All Things Considered

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  • Hosted by Melissa Block and Robert Siegel

Hear KUOW and NPR award-winning hosts and reporters from around the globe present some of the nation's best reporting  of the day's events, interviews, analysis and reviews on All Things Considered.

More than 70 years ago, the federal government took land from descendants of West African slaves, known as the Gullah, living in Georgia. Now they're fighting to get it back.

In 1942, they were given just weeks to leave marsh property on the Georgia coast so that the U.S. military could construct an air base for training pilots and conducting anti-submarine flights. Twenty years later, the former base and the land around it were converted into the 2,762-acre Harris Neck National Wildlife Refuge.

Secret Service Director Joseph Clancy told the House Appropriations Subcommittee on Homeland Security Tuesday that it took five days before he was informed that a car carrying two agents struck a security barrier outside the White House.

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Copyright 2015 NPR. To see more, visit http://www.npr.org/.

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MELISSA BLOCK, HOST:

Now a story of lost and found. It was 2012. A man from Idaho went fishing on Wyoming's Salt River with his father.

DON GONYEA, HOST:

John Cassinelli says he and his dad were having a nice time.

In New York City, the police department has been re-examining the way it patrols public housing since the shooting of Akai Gurley late last year. Gurley, who was African-American, was unarmed when he was fatally shot by a rookie officer in a Brooklyn housing complex. His death highlighted tensions between police and the people who live in public housing.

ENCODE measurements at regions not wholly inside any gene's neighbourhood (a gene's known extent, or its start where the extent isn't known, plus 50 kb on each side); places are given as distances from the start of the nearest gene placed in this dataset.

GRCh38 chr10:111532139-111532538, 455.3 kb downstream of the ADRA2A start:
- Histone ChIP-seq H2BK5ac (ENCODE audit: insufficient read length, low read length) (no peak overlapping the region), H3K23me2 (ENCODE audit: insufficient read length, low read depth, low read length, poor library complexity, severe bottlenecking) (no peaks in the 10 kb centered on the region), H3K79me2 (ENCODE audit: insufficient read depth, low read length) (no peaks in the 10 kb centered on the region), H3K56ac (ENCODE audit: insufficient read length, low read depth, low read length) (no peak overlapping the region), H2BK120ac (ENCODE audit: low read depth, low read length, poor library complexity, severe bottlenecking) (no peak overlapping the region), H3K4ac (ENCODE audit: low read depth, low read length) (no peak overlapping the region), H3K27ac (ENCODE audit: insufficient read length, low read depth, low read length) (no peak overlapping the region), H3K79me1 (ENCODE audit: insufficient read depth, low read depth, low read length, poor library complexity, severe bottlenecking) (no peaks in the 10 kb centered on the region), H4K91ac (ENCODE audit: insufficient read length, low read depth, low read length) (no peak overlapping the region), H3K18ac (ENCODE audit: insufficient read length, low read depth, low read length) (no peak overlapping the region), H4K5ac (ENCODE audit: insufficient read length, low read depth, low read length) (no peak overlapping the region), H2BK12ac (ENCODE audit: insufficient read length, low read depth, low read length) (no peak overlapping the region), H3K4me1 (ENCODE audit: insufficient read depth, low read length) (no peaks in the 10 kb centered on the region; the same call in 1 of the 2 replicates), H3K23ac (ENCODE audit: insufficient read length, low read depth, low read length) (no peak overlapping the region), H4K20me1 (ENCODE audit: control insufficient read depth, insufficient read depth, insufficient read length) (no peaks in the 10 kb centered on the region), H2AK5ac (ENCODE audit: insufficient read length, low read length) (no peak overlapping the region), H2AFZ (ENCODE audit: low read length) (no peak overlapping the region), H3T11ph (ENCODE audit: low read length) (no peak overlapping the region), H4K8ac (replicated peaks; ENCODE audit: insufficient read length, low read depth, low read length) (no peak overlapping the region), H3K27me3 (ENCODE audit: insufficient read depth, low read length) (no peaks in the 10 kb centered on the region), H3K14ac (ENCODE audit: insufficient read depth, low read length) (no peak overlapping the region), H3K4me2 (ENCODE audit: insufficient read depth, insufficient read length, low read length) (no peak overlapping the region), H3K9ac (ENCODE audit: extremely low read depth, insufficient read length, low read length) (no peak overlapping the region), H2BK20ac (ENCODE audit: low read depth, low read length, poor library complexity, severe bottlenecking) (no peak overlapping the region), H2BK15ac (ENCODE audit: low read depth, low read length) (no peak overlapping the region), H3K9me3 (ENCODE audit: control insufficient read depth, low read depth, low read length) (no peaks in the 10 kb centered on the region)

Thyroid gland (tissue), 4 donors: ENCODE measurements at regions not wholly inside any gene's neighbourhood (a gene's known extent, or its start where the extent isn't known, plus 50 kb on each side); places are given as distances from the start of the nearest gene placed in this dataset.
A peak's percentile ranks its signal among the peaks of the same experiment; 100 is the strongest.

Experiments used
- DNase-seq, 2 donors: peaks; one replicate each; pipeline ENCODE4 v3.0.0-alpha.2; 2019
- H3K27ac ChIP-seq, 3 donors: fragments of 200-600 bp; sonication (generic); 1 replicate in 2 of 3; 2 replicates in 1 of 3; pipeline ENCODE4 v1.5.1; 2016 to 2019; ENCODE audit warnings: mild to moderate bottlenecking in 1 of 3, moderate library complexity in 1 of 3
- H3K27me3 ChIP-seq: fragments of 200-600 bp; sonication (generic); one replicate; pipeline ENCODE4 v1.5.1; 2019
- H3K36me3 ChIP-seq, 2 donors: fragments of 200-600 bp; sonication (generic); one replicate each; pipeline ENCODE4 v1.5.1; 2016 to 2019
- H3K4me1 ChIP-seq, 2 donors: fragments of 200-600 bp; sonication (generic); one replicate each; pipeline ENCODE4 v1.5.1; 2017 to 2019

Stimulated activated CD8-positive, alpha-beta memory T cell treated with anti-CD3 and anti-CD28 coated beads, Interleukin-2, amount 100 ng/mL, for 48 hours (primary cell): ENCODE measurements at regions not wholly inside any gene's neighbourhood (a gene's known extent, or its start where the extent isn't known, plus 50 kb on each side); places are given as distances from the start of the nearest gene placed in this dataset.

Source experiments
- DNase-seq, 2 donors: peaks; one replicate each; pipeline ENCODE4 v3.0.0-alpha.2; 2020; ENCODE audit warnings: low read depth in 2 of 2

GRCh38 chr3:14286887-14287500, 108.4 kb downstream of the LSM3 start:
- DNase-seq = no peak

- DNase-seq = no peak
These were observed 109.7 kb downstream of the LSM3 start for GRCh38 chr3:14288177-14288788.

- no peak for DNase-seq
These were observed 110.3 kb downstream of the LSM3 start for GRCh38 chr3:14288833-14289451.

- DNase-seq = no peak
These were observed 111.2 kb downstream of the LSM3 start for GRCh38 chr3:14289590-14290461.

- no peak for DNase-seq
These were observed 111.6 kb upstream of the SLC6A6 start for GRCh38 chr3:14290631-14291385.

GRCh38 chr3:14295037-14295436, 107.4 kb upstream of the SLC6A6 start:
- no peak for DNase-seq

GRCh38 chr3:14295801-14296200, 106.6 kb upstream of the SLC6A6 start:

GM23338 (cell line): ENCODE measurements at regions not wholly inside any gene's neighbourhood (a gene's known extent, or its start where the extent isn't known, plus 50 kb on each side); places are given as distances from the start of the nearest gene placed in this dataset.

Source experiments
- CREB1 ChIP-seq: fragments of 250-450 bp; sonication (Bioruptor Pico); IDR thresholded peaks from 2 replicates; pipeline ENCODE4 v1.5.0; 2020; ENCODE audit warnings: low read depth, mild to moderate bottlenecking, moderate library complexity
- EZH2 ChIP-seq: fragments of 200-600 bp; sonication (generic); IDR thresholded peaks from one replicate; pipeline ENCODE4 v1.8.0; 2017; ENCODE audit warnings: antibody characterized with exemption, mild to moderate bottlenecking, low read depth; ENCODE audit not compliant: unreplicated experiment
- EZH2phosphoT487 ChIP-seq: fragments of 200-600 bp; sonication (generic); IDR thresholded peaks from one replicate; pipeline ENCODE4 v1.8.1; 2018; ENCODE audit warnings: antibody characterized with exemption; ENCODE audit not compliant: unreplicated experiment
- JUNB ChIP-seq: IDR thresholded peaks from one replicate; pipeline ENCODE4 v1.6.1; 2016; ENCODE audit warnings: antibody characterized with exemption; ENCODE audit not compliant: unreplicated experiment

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We're going to spend some time now with writer Katherine Heiny. That profession is not something her family expected and, she says, in some ways, neither did she.

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A new understanding of the brain's cerebellum could lead to new treatments for people with problems caused by some strokes, autism and even schizophrenia.

That's because there's growing evidence that symptoms ranging from difficulty with abstract thinking to emotional instability to psychosis all have links to the cerebellum, says Jeremy Schmahmann, a professor of neurology at Harvard and Massachusetts General Hospital.

This weekend, visitors to the Detroit Institute of Arts buzzed with excitement over a new exhibit — it was a big moment for the once-troubled museum. The DIA spent much of the last two years under threat as its owner, the city of Detroit, looked for ways to emerge from bankruptcy.

Finally, in November, a "grand bargain" was struck. Foundations, private donors and the state of Michigan together raised more than $800 million to help rescue public employee pensions. In return, ownership of the DIA was transferred to a trust — thereby securing its future.

Copyright 2015 NPR. To see more, visit http://www.npr.org/.

FEMA has taken the unprecedented step of reopening all Superstorm Sandy flood claims because thousands of homeowners said insurance companies intentionally lowballed damage estimates.

Similar allegations surfaced in 2004 after Hurricane Isabel struck the Mid-Atlantic. To answer critics then, FEMA formalized an appeals process.

That appeals process has gone against Sandy victims almost every time, statistics show.

The two likely Republican presidential front-runners, Wisconsin Gov. Scott Walker and former Florida Gov. Jeb Bush, visited New Hampshire this weekend. Though neither has officially declared their candidacy, The Boston Globe's James Pindell says they're giving political reporters a lot to talk about.

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Book Review: 'Sailing The Forest'

Mar 16, 2015
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MELISSA BLOCK, HOST:

As winter takes a final bow, our reviewer Tess Taylor wants to recommend a book of poems that's carried her through this season. It's called "Sailing The Forest" by Scottish poet Robin Robertson.

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